Abstract : Objective: The purpose of this study was to investigate the accuracy of one-step automated orthodontic diagnosis of skeletodental discrepancies using a convolutional neural network (CNN) and lateral cephalogram images with different qualities from nationwide multi-hospitals. Methods: Among 2,174 lateral cephalograms, 1,993 cephalograms from two hospitals were used for training and internal test sets and 181 cephalograms from eight other hospitals were used for an external test set. They were divided into three classification groups according to anteroposterior skeletal discrepancies (Class I, II, and III), vertical skeletal discrepancies (normodivergent, hypodivergent, and hyperdivergent patterns), and vertical dental discrepancies (normal overbite, deep bite, and open bite) as a gold standard. Pre-trained DenseNet-169 was used as a CNN classifier model. Diagnostic performance was evaluated by receiver operating characteristic (ROC) analysis, t-stochastic neighbor embedding (t-SNE), and gradientweighted class activation mapping (Grad-CAM). Results: In the ROC analysis, the mean area under the curve and the mean accuracy of all classifications were high with both internal and external test sets (all, > 0.89 and > 0.80). In the t-SNE analysis, our model succeeded in creating good separation between three classification groups. Grad-CAM figures showed differences in the location and size of the focus areas between three classification groups in each diagnosis. Conclusions: Since the accuracy of our model was validated with both internal and external test sets, it shows the possible usefulness of a one-step automated orthodontic diagnosis tool using a CNN model. However, it still needs technical improvement in terms of classifying vertical dental discrepancies.

      Abstract  
    • Original Article l 2022-01-25

      Comparison of soft tissue changes between incisor tipping and translation after premolar extraction

      Wonkyeong Baik , Sung-Hwan Choi, Jung-Yul Cha, Hyung-Seog Yu, Kee-Joon Lee

      Abstract : Objective: This study compared soft tissue changes after extraction of the four premolars followed by maximum retraction of the anterior teeth according to the type of anterior teeth movement: tipping and translation. Methods: Patients who had undergone orthodontic treatment involving the extraction of four premolars were retrospectively selected and divided into either the tipping (n = 27) or translation (n = 26) groups based on the retraction of the incisor root apex and the axis changes of the incisors during the treatment period. Lateral pre- and post-treatment cephalograms were analyzed. Results: There were no significant differences between the tipping and translation groups before treatment. The retraction amounts of the root apex of the upper and lower incisors in the tipping group were 0.33 and 0.26 mm, respectively, and 5.02 and 5.31 mm, respectively, in the translation group (p < 0.001). The posterior movements of soft tissue points A and B in the tipping group were 0.61 and 1.25 mm, respectively, and 1.10 and 3.25 mm, respectively, in the translation group (p < 0.01). The mentolabial sulcus angle increased by 5.89° in the tipping group, whereas it decreased by 8.13° in the translation group (p < 0.001). Conclusions: An increased amount of retraction of the incisor root apex led to the increased posterior movement of soft tissue points A and B, and this appeared more distinct in cases involving the lower incisor and lower lip.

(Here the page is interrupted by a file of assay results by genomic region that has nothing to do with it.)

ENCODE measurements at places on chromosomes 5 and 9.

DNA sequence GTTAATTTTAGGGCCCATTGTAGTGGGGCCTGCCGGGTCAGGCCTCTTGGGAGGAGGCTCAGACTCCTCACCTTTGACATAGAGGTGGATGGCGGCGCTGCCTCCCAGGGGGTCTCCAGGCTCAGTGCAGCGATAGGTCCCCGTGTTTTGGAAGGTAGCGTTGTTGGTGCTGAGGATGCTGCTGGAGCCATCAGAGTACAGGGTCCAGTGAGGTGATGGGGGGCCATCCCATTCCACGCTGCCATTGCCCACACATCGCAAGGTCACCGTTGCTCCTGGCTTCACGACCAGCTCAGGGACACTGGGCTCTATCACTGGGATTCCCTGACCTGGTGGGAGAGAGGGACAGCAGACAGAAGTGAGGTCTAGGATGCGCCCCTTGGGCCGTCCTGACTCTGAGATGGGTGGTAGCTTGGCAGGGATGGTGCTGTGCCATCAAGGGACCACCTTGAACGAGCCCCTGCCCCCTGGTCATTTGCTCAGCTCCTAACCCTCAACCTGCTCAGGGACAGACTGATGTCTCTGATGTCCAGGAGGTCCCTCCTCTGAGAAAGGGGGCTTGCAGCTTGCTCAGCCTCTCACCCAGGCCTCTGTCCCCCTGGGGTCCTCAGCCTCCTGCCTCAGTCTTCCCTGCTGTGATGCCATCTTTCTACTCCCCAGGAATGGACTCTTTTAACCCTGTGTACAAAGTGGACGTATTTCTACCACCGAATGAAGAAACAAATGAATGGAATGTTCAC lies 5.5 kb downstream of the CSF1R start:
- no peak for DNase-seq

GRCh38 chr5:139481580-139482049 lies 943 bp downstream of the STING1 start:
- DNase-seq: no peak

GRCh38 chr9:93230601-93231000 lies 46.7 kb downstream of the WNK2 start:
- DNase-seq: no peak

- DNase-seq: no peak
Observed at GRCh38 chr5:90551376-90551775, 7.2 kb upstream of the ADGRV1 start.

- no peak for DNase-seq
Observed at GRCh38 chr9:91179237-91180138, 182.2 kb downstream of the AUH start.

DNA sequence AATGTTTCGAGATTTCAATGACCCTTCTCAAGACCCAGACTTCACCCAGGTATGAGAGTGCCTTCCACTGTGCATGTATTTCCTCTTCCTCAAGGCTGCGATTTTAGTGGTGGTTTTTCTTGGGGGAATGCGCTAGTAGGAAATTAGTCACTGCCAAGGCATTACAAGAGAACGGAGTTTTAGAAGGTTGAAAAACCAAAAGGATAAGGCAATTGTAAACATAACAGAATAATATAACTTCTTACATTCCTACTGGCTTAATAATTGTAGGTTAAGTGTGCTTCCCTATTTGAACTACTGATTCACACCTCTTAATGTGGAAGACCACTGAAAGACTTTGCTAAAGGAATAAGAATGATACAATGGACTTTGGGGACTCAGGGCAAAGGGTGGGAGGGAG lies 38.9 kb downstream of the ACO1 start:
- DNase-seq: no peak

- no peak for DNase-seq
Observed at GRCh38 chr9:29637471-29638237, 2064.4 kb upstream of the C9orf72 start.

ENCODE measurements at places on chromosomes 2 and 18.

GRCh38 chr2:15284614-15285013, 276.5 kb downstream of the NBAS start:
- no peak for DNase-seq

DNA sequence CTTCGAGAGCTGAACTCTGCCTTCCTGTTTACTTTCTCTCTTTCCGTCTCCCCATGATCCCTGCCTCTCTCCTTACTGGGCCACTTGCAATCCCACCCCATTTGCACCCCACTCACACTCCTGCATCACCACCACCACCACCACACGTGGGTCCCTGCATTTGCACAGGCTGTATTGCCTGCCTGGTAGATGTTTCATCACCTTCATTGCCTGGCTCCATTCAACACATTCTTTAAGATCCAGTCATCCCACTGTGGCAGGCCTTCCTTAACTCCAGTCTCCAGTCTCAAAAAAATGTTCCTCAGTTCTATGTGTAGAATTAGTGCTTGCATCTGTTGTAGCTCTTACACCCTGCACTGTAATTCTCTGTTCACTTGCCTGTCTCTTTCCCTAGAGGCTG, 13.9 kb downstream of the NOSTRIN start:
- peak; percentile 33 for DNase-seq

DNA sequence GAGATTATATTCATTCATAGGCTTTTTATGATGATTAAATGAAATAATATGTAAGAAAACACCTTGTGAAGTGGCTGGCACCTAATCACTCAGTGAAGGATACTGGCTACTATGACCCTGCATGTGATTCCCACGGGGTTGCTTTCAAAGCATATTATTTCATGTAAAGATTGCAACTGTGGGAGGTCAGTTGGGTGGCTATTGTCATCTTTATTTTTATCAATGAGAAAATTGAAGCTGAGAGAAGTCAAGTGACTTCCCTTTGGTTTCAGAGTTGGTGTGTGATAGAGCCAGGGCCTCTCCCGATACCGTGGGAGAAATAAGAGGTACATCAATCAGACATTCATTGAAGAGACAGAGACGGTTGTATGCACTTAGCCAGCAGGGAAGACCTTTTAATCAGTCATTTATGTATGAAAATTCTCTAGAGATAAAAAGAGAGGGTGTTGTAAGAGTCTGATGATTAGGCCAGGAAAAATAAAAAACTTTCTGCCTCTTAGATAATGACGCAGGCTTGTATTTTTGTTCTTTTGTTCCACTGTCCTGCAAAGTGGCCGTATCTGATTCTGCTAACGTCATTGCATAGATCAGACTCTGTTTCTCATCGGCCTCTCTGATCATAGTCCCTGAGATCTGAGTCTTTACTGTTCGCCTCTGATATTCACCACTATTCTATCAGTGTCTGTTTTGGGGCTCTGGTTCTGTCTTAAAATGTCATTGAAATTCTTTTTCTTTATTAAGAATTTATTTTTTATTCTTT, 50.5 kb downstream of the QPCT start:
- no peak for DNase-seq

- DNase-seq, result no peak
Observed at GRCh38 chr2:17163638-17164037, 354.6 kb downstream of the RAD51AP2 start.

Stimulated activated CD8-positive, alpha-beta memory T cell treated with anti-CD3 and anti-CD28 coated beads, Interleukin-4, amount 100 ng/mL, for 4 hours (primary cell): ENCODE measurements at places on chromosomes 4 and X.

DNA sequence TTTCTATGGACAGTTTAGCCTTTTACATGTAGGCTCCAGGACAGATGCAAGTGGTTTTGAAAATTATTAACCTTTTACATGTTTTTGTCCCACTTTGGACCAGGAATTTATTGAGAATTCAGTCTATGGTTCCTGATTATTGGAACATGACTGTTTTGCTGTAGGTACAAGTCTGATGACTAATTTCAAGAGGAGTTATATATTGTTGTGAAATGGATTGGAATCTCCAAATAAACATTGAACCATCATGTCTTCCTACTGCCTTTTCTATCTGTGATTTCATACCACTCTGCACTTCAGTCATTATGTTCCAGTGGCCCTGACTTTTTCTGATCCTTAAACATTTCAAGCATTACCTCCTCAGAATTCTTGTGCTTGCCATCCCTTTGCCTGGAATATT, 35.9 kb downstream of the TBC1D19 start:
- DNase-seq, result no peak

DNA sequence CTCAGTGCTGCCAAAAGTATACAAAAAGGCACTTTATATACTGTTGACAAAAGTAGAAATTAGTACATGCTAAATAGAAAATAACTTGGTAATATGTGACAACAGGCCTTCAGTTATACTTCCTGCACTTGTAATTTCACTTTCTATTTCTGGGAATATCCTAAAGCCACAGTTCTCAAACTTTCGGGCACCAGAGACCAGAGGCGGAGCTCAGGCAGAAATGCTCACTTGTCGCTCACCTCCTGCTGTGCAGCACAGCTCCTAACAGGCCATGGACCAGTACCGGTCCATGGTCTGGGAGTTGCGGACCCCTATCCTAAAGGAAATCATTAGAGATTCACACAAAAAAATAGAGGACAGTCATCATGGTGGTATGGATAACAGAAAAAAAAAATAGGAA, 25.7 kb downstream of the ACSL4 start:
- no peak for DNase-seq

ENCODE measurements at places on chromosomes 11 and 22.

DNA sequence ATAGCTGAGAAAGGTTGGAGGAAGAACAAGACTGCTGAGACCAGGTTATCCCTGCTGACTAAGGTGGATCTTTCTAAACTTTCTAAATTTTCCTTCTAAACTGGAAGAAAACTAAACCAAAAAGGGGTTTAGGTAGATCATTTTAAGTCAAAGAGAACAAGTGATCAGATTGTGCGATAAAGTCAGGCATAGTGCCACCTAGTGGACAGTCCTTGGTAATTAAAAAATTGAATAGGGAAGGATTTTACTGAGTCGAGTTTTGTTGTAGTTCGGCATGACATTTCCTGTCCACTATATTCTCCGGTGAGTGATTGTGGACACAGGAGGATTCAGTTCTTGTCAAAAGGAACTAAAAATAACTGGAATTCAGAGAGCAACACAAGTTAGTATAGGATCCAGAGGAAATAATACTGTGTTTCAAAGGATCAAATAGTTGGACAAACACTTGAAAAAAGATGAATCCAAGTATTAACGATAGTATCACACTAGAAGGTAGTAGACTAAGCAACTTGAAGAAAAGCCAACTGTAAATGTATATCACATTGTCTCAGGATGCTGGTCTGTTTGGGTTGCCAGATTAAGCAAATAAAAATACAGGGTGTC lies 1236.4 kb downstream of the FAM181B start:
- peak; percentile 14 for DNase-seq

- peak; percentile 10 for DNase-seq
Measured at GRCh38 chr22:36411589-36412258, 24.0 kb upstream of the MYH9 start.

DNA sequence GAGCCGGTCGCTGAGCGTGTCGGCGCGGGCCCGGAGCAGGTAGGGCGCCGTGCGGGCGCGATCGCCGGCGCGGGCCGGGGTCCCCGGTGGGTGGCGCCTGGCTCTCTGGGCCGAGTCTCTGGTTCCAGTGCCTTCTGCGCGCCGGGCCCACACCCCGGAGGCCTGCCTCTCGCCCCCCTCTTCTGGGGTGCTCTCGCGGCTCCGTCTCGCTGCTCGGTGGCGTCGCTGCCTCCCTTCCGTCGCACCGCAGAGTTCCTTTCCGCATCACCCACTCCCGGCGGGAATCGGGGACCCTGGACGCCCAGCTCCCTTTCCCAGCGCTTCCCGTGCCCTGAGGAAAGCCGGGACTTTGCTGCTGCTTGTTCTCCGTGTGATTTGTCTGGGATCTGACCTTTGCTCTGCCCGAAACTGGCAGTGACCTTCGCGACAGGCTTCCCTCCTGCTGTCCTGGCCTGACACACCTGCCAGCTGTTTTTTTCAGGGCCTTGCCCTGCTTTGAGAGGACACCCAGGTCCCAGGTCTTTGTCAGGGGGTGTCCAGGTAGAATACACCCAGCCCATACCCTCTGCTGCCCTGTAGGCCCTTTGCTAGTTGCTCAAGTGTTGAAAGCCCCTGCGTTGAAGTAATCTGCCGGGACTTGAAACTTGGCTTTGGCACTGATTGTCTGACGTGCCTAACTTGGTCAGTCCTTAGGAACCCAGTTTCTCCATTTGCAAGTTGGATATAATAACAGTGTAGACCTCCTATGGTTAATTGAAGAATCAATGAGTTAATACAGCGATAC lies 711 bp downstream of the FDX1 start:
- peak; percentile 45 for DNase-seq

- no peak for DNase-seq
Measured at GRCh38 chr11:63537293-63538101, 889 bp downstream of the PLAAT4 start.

Abstract  
    • Case Report l 2021-11-25

      A modified presurgical alveolar molding technique for treatment of cleft in Down syndrome

      Merve Gonca , Mehmet Birol Ozel

      Abstract : Craniofacial clefts are extremely rare deformities. Tessier’s classification is a widely accepted system that is based on clinical, radiographical, and surgical observations. The Tessier No. 0 cleft most commonly affects the upper lip, nose, and palate. This case presentation aims to report the outcome of a modified presurgical alveolar molding (PAM) appliance used in the treatment of an infant with Tessier No. 0 cleft as an alternate approach to mold such defects before surgery. The modified PAM appliance consisted of reciprocal parts connected by a helix. The segments were approximated by stripping the appliance at the midline in a V-shaped manner and the force was exerted by the extraoral elastics. The procedure gave results in 8 weeks, which may be regarded as a reasonable duration. The anterior cleft gap, which was 13 mm before the treatment, was reduced to 3 mm after the treatment by using modified PAM appliance. On a 21-month follow-up period, oral reshaping was regarded successful due to stability of the improved oral mold.

      Abstract  
    • Original Article l 2021-11-25

      Effect of lower facial height and anteroposterior lip position on esthetic preference for Korean silhouette profiles

      Kyung-Hyun Seo , Deuk-Hun So, Kyeong-Tae Song, Sung-Kwon Choi, Kyung-Hwa Kang